A woman who was in a Taiwanese plastic surgery ad says her life was ruined after the image went viral.
Speaking with BBC News, model Heidi Yeh spoke out about what it was like when her photo was turned into an internet joke after it was attached to a fake news story about a man suing his wife for plastic surgery.
Back in 2012, Yeh was hired to do a plastic surgery photoshoot with a handsome husband and three children who were later photoshopped to look different from their attractive parents. The tagline of the ad was, “The only thing you have to worry you about after plastic surgery is the explaining you’ll have to do to your children.”
“On the day of the photo shoot I had a rough idea of what it was about, but I was told the photo would only be used in print media and for one company,” Yeh told BBC, according to their translator. “I didn’t know that it would be used so widely on the internet and there would be so many made up stories about it.”
The ad went viral on Chinese news websites like Rocket News 24 for its tongue-in-cheek humour.
Apparently, the parents in the ad have had plastic surgery, and not surprisingly, they both look extremely attractive,” the Rocket News 24 reporter wrote [emphasis ours]. “But alas, plastic surgery, of course, does not change your genes.”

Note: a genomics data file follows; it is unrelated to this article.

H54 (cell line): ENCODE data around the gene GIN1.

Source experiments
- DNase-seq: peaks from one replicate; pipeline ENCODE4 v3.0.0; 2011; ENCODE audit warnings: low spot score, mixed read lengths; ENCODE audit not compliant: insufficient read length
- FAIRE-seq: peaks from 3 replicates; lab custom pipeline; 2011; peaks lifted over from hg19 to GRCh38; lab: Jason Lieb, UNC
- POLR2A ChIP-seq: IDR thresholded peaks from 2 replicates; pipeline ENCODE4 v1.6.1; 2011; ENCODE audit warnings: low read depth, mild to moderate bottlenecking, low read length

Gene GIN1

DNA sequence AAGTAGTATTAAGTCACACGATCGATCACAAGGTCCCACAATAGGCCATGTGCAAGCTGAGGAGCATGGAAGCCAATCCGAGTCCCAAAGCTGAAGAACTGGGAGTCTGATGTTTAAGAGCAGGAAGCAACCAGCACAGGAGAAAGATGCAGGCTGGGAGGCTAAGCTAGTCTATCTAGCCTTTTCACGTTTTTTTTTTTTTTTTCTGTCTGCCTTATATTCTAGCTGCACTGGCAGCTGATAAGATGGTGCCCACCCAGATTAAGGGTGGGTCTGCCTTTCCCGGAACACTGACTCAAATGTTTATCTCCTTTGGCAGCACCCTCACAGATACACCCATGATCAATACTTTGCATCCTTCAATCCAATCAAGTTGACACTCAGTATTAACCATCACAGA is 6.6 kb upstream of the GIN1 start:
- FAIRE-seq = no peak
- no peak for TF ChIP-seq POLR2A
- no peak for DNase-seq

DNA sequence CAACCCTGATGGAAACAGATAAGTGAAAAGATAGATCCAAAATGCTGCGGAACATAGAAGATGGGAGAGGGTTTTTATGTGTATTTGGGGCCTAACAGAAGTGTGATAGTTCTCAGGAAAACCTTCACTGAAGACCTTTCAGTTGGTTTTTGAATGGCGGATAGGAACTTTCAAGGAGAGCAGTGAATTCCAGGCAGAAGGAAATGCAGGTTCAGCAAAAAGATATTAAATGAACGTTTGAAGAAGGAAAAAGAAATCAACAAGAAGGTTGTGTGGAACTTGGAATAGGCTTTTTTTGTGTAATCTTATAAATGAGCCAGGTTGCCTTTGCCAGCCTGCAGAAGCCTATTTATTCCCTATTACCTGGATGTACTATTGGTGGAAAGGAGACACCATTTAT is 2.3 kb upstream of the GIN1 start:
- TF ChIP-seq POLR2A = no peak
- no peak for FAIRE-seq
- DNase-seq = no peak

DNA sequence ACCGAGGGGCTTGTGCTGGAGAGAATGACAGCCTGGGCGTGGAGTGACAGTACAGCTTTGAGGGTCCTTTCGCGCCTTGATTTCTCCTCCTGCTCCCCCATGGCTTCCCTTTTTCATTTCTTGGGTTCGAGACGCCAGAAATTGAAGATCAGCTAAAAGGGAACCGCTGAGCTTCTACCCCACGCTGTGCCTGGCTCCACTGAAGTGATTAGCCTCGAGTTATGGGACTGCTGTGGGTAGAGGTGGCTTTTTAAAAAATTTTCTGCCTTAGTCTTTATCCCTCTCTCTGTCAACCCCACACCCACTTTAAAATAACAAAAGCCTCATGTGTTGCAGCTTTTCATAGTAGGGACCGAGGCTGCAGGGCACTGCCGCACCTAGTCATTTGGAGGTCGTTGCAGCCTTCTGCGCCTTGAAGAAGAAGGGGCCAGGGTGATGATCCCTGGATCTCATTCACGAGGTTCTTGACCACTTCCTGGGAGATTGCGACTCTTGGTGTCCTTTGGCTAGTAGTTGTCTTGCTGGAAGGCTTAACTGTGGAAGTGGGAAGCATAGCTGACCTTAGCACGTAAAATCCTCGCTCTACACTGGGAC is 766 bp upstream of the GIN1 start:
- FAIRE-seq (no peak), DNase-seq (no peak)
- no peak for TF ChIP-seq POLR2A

The insinuation that Yeh herself had received plastic surgery — instead of merely being a model in the ad — was then overblown to coincide with a fake, viral news story about a man suing his wife for deceit.
The hoax dates all the way to 2004, according to the myth-debunking website Snopes, when the Heilongjiang Morning Post published a story that claimed a Chinese man named Jian Feng had sued his wife successfully for bearing him ugly children.
After Yeh’s plastic surgery ad came out, suddenly the old story had new life. In 2013, the Irish Examiner, MSN, and other news outlets all ran with the story. Though there were multiple images attached to the hoax, one of them was Yeh’s plastic surgery ad.
“I thought it was rumours,” Yeh told BBC when a friend told her that her picture was going viral. “Then I realised that the whole world was spreading the story and in different languages. People actually believed it and thought it was happening to me.”
Yeh’s photo soon became an internet meme. Her family, as well as her fiancé’s family, began to ask her if she had ever had plastic surgery.
Yeh told the BBC since the photo went viral, she’s had trouble getting modelling work after previously working on big campaigns like KFC and appearing in music videos. She also said she has had trouble sleeping and and often breaks down crying.
“I keep thinking, why is this happening to me,” she told BBC. “I decided to speak out because I wanted to give myself some courage to deal with this problem.”
Yeh is now suing the ad agency J. Walter Thompson (JWT) for misuse of the photo, according to Shanhaist. She claimed the contract stated the original ad was only meant to run in print, but another cosmetic clinic began using the image in online ad campaigns.
She’s asking for 5 million NTD, or roughly $US154,000, in compensation, according to Shanghaist. JWT is countersuing for “untrue allegations.”
“I can’t bear to look at the picture,” Yeh told BBC. “I hope it will not appear anymore.”
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